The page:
- Alignment on your sales process: There are salespeople who play golf, go to networking events and have a pile of actual business cards (yes, still — I have seen it in the wild, even recently). Then there are those that run a very scientific sales funnel with clear tracking of performance against goals for each step (i.e. outreach, mid-funnel, bottom of funnel). I personally prefer the latter but you will need to decide what resonates most with your company. I am a massive believer in inputs and process — particularly for longer conversion cycle enterprise sales companies. Thus I always wanted to hire salespeople that believed in running metrics-driven funnels. I believe inputs are a leading indicator of successful outputs.
- The interview: One of the most important blog posts I ever read as CEO was about hiring salespeople by Ben Horowitz. After hiring probably 50 enterprise salespeople for various roles, I strongly believe in his philosophy that personality traits matter more than the ability to answer typical interview style quizzes. Having a demonstrated track record of taking on risk is particularly important for early salespeople at a startup — it will be a bumpy ride and they need to be ok with that.
Above all, I found that a deep sense of hunger was the most important factor. I remember a salesperson we hired early on that had about as perfect of a background as I could have imagined. Several months into employment, this person had a huge potential customer lined up for a sales call. It was on the books for a few weeks and the moment finally came on a Friday at 10am. At 1pm, I asked how it went — it was very material, both for them and for our company. “Oh my gosh, I can’t believe it, I totally forgot. I missed the call. I just spaced.” Put aside the importance of a salesperson being able to use their calendar, there is also the issue of hunger. Great salespeople have a hunger to grow. That person’s performance hadn’t been strong up to that point and only deteriorated from there. When we fired them a few weeks later, I relayed that I just found it hard to believe they had the hunger to succeed: I would have remembered that call even without a calendar — it would have been my biggest call of the year.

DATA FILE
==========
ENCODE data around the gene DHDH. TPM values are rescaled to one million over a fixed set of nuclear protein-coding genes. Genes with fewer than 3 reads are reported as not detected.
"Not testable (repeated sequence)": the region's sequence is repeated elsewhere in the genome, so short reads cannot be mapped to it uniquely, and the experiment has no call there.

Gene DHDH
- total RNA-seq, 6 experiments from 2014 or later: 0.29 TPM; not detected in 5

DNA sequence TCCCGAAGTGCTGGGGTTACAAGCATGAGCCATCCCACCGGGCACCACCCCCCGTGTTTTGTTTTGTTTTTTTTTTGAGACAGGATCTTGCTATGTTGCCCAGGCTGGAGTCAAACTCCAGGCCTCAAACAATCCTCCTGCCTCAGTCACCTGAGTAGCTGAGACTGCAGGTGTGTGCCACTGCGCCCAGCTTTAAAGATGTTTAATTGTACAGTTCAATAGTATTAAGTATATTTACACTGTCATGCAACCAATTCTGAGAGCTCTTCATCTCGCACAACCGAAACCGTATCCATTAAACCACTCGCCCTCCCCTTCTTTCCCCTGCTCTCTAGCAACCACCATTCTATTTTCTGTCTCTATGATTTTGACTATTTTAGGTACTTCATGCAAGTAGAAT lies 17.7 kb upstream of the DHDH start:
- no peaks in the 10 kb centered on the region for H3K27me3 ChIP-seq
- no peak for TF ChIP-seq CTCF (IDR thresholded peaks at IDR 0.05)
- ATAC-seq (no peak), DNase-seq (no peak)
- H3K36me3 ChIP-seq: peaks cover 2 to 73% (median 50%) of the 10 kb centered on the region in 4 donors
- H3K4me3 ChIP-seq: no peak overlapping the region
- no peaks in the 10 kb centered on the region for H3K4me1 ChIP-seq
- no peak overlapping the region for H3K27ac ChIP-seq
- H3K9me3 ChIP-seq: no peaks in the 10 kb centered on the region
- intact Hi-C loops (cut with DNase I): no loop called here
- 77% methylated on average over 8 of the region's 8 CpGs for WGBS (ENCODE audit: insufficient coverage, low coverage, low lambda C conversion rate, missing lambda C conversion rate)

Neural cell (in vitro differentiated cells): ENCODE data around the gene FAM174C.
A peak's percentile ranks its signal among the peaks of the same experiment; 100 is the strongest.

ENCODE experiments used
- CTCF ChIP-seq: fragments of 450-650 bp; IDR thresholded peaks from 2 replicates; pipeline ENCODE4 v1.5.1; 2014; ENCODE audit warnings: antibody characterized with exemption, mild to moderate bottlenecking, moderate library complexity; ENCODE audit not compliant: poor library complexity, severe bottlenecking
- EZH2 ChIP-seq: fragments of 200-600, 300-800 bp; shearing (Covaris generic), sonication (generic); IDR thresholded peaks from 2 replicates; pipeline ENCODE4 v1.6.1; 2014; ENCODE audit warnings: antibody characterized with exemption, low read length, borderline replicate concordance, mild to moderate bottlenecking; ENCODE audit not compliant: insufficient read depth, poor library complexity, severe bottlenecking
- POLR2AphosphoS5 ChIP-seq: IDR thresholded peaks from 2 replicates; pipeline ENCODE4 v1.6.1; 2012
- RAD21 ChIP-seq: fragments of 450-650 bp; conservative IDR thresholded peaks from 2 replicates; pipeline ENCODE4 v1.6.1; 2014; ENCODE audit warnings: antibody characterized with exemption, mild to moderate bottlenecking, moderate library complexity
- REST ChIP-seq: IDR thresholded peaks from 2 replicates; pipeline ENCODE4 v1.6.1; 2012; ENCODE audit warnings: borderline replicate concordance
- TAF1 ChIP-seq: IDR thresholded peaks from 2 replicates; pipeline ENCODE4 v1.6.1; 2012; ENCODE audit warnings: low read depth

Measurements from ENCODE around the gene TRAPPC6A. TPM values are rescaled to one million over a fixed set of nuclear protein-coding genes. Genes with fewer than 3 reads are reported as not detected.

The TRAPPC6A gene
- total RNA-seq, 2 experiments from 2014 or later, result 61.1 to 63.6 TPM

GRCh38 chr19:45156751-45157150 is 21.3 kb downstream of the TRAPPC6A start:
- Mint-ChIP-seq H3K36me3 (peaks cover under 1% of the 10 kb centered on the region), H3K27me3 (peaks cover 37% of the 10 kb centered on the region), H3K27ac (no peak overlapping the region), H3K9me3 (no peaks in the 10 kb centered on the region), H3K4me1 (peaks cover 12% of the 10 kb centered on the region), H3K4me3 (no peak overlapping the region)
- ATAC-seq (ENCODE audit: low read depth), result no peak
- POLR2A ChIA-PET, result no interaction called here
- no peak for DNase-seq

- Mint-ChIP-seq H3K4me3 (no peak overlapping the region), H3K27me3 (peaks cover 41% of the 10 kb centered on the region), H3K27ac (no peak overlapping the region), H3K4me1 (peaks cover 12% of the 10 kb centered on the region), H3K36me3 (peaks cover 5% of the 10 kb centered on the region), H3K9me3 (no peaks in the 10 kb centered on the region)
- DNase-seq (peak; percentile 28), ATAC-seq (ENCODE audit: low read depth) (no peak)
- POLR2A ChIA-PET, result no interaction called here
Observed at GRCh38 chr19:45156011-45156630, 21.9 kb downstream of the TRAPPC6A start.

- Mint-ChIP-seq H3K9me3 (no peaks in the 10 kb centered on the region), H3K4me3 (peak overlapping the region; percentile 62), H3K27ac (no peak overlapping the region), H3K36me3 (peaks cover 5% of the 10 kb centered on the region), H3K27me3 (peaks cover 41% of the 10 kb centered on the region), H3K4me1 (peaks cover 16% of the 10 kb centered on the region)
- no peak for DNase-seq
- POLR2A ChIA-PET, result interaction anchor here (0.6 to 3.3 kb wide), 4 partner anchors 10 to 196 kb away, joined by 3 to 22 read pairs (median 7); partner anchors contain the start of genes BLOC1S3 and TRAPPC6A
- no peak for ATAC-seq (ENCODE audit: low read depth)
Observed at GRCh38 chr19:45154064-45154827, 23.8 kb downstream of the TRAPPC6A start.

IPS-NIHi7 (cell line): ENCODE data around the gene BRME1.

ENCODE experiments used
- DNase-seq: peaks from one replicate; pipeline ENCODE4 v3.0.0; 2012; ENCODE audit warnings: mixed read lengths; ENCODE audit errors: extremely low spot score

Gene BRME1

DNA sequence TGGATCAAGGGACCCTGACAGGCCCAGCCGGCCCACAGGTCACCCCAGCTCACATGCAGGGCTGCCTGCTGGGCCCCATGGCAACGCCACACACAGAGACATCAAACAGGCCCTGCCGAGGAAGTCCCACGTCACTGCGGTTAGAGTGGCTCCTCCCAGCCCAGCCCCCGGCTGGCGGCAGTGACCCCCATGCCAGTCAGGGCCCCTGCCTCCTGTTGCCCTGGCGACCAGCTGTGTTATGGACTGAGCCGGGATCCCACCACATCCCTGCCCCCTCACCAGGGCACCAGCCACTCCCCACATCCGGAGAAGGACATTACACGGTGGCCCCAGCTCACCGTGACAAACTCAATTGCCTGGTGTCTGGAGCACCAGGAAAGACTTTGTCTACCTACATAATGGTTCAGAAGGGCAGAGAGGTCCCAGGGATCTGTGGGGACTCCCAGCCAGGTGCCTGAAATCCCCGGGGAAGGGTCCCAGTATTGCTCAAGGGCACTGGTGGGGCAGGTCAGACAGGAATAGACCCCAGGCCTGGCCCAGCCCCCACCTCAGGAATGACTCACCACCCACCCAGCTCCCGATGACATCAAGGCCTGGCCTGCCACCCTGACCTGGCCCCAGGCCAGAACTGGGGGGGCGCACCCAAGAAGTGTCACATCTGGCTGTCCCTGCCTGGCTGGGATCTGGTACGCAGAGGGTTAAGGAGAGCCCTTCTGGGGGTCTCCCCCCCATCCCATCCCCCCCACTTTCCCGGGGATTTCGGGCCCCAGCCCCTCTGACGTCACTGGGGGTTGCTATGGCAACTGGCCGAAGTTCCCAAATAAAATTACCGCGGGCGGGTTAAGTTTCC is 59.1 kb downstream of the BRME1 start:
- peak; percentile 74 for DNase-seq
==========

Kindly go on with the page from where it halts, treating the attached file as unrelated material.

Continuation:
When interviewing, think about whether the candidate demonstrated hunger. Did they reach out in advance of the interview? Good is asking for time in advance to get the lay of the land. Better would be doing a few informational interviews with other teammates or alumni of the company. Did they come prepared? Good is having a pitch about your company and your product. Better would be walking in with an actual presentation about the company/product — and pitching for the role as if you were the customer. Did they do research on the company or on you specifically? Good is understanding the company history, mission and product attributes. Better is understanding the customer purchase criteria and how the product lines up, along with listening to your podcast last year about the company.
- References: I don’t normally find much value in front door references. Anyone that the candidate introduces you to is almost certainly going to be more loyal to the candidate than to you and won’t give helpful critiques. I believe backdoor references are moderately helpful. During conversations I’ve found using a numerical grade (“1-10: Where would you rank this person amongst everyone in their role you have worked with in your career? Why?”; “Would you hire them again?”; “What should this person work on?”) to useful questions.
However, when it comes to salespeople specifically, I find front door references can be more useful because the results from their previous role tend to speak for themselves. “Where did this person rank?”, “Tell me about their results”, and other similar questions to understand their actual performance are critical.
After the initial team is hired
- A friend at work: One of the best predictors of retention for any role is whether the person has a best friend at work. Those that answer “no” tend not to stay long. A buddy system, and ensuring that new teammates meet people across the org in the first 14 days, are really helpful for this.